In the garden, the soil at our feet is teeming with life.
Beyond worms and arthropods which can be seen with the naked eye, microbia of all sorts play a vital role in the healthy environment of the ground where our food and plant medicine grow. Similarly, the human body harbors up to ten times as many microbial cells as human cells. What are these microbes and what are they doing? What do they tell us about ourselves? Just as our human genome records traces of who we are and the conditions we have adapted to during evolutionary history, our microbial genomes may record traces of what we have eaten, where we have lived, and who we have been in contact with.
My daughter is the one who drew my attention to this subject. As a young toddler she consumed more dirt on our organic farm than I thought humanly possible.
At first I tried to dissuade her. When nothing dire happened to her, and when she stubbornly persisted I began to wonder if she wasn’t craving something she needed. Adopted at birth, she was never breastfed, except once. I made her a formula using raw goat’s milk as a base, but the formula was low in iron, something that bottle fed babies often lack.
Our soil at that time was very high in iron so I assumed that she was eating the dirt because she craved iron. But then I began to notice that she never got sick. She was the healthiest baby and toddler I had ever seen. With her first two teeth she had a low-grade fever for a few hours and that was it for her entire babyhood…until she weaned off her formula and dirt.
That’s when I began to wonder if she innately knew something I didn’t.
I decided to write a book about why eating dirt was such a good thing. It didn’t take me long, when I started researching, to stumble on the then-exploding science of the microbiome. I never wrote that book; I didn’t need to since a pile of books on the topic were proliferating faster than I could sharpen my pencil. However, I did learn a lot on the topic, the most important lesson being how key our diets are to the health of the magical world of bugs in our gut.
Imagine holding a human brain in your hands, about three pounds. Now imagine instead of a mass of grey matter in your hands you are holding a squirming pile of bacteria. That is the amount of microbes found in a human gut.
This amounts to trillions of microbes which hang out in and on us, and in and on the soil at our feet. Scientists have learned that these bacteria in the gut play a vital role in digestion, in the production of certain nutrients, the development of our immune systems, in setting our metabolism making us thin or fat, in inflammatory and auto-immune disorders and even in what we think and feel. Multiple studies have demonstrated that people with a rich diversity of bacteria are healthier and better equipped to thwart inflammatory conditions such as autoimmune disease, cardiovascular disease and arthritis. Overweight and obese people are prone to lower bacterial diversity and so are vulnerable to insulin resistance, cardiovascular disease and overall inflammation compared to thin people.
So how do we create an environment that feeds diversity and sustains a wide diversity of microbes?
Your first guess might be to eat more fermented foods, such as sauerkraut and yogurt – maybe not at the same time! While the bacteria that thrive in these foods do have an important influence on the the activity of our established gut microbiomes, there is another food that plays a more significant role: fiber-rich vegetables. Gut bacteria love carbohydrates, but because you digest most of them before they hit the colon where most of our gut bugs hang out, they have evolved to survive on the carbohydrates present in dietary fiber that we cannot digest ourselves. Increasing our dietary sources of this “bug fuel” will provide for a thriving and more diverse bacterial population of bacteria in our guts and so assist weight loss, lower inflammation, decrease chronic diseases.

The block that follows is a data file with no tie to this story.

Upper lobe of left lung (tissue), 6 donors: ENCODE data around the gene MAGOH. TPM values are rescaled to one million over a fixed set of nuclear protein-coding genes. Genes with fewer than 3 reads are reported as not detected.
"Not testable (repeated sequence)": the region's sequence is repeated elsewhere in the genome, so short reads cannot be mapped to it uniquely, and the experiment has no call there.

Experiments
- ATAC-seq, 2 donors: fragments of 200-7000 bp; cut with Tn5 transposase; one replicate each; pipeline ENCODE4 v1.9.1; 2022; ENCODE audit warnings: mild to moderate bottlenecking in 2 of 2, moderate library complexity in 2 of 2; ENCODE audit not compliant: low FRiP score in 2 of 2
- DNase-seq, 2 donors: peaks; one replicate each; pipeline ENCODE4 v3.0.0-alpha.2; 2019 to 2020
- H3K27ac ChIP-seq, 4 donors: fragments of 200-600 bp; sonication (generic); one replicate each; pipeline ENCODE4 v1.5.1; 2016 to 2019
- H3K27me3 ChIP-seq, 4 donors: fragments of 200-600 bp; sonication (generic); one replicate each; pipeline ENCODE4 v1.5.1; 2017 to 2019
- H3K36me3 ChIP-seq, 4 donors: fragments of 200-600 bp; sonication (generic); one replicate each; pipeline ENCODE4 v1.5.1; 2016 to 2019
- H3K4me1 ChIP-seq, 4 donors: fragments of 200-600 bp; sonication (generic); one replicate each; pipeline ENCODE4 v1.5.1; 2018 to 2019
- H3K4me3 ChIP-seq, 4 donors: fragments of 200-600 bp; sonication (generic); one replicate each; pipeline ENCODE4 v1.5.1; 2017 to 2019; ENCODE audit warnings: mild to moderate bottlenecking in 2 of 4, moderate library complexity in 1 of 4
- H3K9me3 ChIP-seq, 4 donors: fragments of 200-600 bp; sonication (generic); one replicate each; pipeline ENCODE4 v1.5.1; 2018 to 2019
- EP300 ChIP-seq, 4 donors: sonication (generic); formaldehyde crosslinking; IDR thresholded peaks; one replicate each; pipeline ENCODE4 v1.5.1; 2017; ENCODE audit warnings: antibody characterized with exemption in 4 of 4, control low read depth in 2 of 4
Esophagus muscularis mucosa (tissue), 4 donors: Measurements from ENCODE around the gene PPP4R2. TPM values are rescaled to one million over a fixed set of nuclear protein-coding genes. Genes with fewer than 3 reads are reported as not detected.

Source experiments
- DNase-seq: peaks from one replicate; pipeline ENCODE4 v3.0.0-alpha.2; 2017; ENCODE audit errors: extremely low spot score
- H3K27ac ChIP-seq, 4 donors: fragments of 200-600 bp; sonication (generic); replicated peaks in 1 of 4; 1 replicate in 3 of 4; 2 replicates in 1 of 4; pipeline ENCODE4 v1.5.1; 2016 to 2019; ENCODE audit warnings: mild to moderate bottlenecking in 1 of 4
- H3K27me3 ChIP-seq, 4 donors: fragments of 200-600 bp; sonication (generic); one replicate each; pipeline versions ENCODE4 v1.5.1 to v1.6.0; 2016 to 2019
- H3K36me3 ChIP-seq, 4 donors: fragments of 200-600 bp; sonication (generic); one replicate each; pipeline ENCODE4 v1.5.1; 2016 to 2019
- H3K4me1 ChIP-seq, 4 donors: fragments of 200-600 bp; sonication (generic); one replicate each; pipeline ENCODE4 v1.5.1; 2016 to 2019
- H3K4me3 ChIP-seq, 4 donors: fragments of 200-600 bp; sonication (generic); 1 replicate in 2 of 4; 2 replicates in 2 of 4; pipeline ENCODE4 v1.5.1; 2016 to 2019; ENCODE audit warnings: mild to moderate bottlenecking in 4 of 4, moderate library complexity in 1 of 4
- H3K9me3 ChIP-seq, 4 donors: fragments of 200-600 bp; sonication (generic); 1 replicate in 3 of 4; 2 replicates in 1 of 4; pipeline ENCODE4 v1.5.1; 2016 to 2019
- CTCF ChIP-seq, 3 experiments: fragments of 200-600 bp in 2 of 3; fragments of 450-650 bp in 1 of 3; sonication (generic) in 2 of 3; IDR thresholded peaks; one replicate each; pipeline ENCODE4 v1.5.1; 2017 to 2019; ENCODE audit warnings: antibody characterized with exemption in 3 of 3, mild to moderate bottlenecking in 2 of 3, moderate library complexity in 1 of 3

Vegetables rich in soluble fiber are key. If your gut bugs don’t get enough fiber, they turn to an alternate source of carbohydrate: the mucus lining of you large intestine – yum!
Eating a wide diversity of vegetable is the answer: asparagus, leek, tomato, radish, as well as countless greens, roots and other vegetables and berries.
The most encouraging and amazing thing about the microbiome is its incredible capacity for rapid transformation. By changing what food is arriving in your gut, you can transform the population in as little as 72 hours. This changeability is why many scientists see the bacteria of the gut as potentially one of our most powerful tools for transforming health. The key to success here is consistently eating the food that nourishes and sustains health-promoting bacteria over time. While positive change can be made quickly, the health benefits won’t be realized unless this change is supported for the long haul. As quickly as diversity can improve, if we fall back into old habits, the former inflammatory-promoting bugs will return just as quickly.
The short answer? Support a local farm and enjoy the variety of vegetables each season offers. Challenge yourself to include vegetables and/or berries in every meal. Use an online fiber counter and see how many grams of fiber you consume daily. Most Americans eat less than 15 grams/day, while our hunter-gatherer ancestors ate over 80 grams. Be forewarned that jumping from 15 grams of fiber to 80 grams is a recipe for gas and bloat like you’ve never experienced. A gentler approach would be to gradually increase your fiber over time. Adding a soluble fiber powder such as inulin is an easy way to boost a source of fiber that our gut bugs thrive on.
Is it easy for you to eat vegetables? Do you have a favorite way to sneak more veggies into your diet? I’m always looking for tips to share!